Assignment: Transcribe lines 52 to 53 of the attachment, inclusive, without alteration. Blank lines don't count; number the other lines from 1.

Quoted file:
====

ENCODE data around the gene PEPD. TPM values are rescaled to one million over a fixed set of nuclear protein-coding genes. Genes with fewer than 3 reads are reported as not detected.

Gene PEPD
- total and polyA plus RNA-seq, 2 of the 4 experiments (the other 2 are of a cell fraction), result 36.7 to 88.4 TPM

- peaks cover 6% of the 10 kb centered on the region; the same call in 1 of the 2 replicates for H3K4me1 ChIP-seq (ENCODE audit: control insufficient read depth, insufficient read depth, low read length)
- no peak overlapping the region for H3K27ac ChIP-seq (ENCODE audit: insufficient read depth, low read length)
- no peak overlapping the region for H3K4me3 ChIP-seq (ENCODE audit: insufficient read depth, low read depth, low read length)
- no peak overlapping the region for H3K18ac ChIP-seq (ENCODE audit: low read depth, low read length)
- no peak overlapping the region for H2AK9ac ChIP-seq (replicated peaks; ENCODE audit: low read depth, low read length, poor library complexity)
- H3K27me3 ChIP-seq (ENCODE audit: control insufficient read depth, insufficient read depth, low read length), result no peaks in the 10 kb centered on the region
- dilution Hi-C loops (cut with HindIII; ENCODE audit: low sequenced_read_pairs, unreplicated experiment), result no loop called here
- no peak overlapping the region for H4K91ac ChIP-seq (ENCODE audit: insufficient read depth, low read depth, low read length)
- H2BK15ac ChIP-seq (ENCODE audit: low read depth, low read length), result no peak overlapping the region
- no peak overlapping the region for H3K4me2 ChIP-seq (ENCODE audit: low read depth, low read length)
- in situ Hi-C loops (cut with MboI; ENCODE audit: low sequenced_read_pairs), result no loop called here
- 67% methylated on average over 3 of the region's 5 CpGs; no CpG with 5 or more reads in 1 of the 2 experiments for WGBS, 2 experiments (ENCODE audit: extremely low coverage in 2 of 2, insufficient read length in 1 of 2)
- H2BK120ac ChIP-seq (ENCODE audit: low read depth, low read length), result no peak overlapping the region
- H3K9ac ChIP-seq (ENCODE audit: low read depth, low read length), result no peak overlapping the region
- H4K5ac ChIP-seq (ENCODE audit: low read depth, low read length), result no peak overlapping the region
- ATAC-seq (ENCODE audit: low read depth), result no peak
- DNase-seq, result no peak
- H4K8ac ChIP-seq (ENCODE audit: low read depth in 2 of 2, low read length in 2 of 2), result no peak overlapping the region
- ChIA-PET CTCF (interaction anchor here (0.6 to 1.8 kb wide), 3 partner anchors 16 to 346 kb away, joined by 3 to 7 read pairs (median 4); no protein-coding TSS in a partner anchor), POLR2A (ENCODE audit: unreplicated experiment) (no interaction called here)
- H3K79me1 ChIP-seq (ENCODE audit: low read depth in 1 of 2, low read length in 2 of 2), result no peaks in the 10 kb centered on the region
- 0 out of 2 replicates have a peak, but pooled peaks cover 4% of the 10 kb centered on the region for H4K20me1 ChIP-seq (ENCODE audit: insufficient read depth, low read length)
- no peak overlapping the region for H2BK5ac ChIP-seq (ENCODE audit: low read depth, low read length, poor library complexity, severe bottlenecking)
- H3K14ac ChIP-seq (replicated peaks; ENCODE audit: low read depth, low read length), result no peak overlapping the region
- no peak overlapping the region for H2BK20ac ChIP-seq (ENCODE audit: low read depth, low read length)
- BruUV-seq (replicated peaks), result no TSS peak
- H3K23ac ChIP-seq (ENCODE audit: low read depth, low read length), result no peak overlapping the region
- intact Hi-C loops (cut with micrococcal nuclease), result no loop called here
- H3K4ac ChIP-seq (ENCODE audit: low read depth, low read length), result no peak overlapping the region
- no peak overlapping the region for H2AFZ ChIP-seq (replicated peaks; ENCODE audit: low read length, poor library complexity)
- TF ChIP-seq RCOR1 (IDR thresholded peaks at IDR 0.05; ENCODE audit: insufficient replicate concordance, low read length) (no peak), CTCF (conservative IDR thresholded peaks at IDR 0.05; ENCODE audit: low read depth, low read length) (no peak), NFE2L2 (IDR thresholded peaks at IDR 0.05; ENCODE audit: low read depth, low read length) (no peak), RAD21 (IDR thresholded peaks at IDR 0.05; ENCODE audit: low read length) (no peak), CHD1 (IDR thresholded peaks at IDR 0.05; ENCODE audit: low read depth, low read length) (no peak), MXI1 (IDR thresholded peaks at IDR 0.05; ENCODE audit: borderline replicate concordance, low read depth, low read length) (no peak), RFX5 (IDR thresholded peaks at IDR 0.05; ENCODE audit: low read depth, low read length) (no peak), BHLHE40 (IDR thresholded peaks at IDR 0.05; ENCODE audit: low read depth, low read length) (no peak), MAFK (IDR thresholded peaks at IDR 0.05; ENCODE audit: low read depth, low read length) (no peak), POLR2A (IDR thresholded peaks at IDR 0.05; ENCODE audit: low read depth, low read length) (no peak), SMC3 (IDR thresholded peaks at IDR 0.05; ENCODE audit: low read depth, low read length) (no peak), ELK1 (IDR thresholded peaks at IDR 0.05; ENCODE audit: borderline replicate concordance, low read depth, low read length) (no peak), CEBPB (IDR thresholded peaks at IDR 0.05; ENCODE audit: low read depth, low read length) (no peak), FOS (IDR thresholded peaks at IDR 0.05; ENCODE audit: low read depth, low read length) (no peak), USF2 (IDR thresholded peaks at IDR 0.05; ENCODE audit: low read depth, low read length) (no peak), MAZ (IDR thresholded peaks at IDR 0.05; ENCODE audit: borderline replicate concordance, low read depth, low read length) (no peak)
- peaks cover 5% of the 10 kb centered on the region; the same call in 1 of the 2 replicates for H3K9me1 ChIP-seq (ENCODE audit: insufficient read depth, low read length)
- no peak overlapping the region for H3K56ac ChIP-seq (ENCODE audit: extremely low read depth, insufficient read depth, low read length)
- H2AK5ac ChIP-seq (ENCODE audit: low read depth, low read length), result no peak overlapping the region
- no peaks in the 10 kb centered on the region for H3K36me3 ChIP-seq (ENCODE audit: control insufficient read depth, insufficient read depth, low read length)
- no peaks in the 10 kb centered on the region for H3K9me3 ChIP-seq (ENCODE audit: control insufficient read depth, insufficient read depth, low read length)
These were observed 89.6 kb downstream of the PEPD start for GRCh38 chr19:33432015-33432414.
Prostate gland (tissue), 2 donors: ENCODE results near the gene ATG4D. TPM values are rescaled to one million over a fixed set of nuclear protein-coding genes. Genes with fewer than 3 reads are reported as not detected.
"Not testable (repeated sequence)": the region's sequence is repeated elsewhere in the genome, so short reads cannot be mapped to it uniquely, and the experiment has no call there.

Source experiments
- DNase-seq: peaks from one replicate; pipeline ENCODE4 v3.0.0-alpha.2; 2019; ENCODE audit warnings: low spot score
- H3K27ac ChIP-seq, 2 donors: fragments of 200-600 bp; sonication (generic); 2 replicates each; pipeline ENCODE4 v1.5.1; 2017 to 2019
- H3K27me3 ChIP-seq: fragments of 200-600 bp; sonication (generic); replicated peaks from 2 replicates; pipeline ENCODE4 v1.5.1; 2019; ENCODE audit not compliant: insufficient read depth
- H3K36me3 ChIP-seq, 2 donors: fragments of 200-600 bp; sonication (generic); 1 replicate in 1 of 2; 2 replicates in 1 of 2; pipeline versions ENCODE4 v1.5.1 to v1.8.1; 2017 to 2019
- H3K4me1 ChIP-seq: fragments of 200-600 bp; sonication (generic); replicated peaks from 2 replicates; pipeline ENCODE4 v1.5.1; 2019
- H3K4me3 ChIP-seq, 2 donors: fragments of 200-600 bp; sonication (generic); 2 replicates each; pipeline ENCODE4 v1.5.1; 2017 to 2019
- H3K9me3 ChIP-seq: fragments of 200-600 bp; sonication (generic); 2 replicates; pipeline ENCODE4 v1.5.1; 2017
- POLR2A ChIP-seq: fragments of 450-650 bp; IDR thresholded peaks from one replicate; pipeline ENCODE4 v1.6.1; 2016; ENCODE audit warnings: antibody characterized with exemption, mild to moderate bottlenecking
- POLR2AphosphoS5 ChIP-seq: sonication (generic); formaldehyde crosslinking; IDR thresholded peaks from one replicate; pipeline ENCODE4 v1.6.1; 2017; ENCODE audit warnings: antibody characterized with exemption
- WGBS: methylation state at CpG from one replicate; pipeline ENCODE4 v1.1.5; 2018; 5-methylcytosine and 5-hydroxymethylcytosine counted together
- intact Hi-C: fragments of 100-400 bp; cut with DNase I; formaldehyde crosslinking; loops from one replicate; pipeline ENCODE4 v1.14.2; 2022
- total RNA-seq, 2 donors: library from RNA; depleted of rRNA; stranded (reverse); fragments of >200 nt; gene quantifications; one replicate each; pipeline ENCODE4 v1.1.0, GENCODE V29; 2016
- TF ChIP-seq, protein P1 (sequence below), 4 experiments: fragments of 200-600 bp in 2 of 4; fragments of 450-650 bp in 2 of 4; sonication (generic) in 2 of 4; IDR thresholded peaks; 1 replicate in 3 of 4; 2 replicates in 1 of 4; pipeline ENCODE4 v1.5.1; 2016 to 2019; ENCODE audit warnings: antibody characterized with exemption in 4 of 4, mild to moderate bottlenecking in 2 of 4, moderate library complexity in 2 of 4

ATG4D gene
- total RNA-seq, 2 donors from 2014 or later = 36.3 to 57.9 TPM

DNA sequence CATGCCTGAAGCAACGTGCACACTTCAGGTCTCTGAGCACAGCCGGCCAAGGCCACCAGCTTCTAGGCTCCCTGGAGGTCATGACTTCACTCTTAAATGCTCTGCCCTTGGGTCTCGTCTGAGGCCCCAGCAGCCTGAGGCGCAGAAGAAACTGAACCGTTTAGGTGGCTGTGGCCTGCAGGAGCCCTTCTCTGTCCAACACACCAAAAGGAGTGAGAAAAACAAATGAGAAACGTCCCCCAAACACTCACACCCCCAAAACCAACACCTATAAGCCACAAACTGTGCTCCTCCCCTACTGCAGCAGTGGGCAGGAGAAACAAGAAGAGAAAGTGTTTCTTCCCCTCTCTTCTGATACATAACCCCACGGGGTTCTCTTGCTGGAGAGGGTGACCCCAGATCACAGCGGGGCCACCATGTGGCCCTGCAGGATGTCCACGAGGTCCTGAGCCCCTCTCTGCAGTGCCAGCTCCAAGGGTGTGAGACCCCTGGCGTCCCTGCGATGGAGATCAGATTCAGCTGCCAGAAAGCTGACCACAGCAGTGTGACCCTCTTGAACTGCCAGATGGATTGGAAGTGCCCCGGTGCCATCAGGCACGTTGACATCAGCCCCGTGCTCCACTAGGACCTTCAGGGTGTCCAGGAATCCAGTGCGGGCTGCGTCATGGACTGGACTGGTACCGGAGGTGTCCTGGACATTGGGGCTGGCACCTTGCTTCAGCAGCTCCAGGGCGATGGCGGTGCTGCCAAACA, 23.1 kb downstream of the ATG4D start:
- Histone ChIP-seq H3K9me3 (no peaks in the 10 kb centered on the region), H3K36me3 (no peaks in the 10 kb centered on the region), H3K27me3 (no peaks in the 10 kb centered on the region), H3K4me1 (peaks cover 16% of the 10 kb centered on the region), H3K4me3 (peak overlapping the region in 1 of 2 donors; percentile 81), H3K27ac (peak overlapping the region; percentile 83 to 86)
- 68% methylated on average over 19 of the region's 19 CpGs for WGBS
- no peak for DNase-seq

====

- WGBS: methylation state at CpG from one replicate; pipeline ENCODE4 v1.1.5; 2018; 5-methylcytosine and 5-hydroxymethylcytosine counted together
- intact Hi-C: fragments of 100-400 bp; cut with DNase I; formaldehyde crosslinking; loops from one replicate; pipeline ENCODE4 v1.14.2; 2022